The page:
Introduction: Salivary secretory immunoglobulin A (sIgA), saliva flow rate and plasma cortisol concentrations have been shown to be influenced by exercise, particularly the intensity exercise is performed at, and circadian variation. The autonomic nervous system partly regulates salivary secretion, but it is not yet known whether cortisol also explains some variation in salivary parameters.
Methods: Twelve moderately trained male individuals ([Formula: see text]peak legs: 46.2 ± 6.8 mL·kg-1·min-1) performed three 45-min constant load exercise trials in the morning: arm cranking exercise at 60%[Formula: see text]peak arms; moderate cycling at 60%[Formula: see text]peak legs; and easy cycling at 60%[Formula: see text]peak arms. Timed saliva samples and blood samples for plasma cortisol concentration determination were obtained before, post, 2 h post, and 4 h post-exercise. Saliva was collected in an additional resting trial at the same time points.
Results: At each time point for each exercise trial, negative correlations between cortisol and saliva flow rate (explaining 25 ± 17% of the variance, R2 = 0.002-0.46) and positive correlations between cortisol and sIgA concentration (explaining 8 ± 8% of the variance R2 = 0.002-0.24) were found. Saliva flow rate increased over time, whereas sIgA concentration and cortisol decreased over time for all trials (P < 0.05), there was no effect of time for sIgA secretion rate (P = 0.16).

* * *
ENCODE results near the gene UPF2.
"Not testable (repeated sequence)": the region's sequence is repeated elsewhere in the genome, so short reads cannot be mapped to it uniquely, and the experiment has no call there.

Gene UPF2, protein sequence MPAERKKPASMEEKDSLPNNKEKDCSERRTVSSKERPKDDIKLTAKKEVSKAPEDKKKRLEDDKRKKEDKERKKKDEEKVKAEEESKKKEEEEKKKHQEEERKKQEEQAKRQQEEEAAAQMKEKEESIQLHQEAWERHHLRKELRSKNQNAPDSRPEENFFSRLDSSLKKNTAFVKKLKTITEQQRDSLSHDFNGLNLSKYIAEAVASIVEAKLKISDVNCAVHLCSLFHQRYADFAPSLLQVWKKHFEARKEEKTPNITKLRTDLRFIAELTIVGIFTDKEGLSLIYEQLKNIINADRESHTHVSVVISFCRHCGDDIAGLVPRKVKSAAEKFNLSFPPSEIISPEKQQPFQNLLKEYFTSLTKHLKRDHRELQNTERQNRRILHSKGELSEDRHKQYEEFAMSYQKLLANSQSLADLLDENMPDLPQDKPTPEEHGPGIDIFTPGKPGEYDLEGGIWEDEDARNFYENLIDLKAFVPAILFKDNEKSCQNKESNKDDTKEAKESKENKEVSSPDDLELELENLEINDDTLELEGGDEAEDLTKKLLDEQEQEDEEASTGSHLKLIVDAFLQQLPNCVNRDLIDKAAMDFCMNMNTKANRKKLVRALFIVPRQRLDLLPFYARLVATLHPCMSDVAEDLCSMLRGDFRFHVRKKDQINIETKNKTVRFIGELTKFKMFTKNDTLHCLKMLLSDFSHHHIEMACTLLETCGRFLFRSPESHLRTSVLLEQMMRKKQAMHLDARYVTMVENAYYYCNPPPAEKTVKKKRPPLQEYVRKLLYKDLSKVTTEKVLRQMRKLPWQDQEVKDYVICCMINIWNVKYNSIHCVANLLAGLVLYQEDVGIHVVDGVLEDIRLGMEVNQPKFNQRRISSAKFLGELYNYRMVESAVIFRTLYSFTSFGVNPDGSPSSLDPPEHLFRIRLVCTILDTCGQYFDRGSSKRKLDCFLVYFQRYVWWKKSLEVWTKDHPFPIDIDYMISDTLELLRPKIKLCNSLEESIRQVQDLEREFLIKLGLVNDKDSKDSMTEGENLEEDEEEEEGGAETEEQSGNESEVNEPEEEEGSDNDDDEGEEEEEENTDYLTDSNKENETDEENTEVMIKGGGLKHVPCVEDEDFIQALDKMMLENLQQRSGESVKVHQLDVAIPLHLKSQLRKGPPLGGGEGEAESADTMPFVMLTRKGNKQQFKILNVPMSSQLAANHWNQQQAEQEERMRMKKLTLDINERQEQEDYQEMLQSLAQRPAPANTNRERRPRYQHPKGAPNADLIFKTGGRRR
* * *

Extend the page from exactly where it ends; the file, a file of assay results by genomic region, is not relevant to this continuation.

Conclusion: These results show a relationship between cortisol and saliva flow rate, which directly impacts on the concentration of salivary analytes. This study further confirms circadian variations in salivary parameters which must be acknowledged when standardising salivary data collection.
Keywords: Exercise intensity; Exercise modality; Mucosal immune function; Salivary secretory immunoglobulin A; Upper body exercise.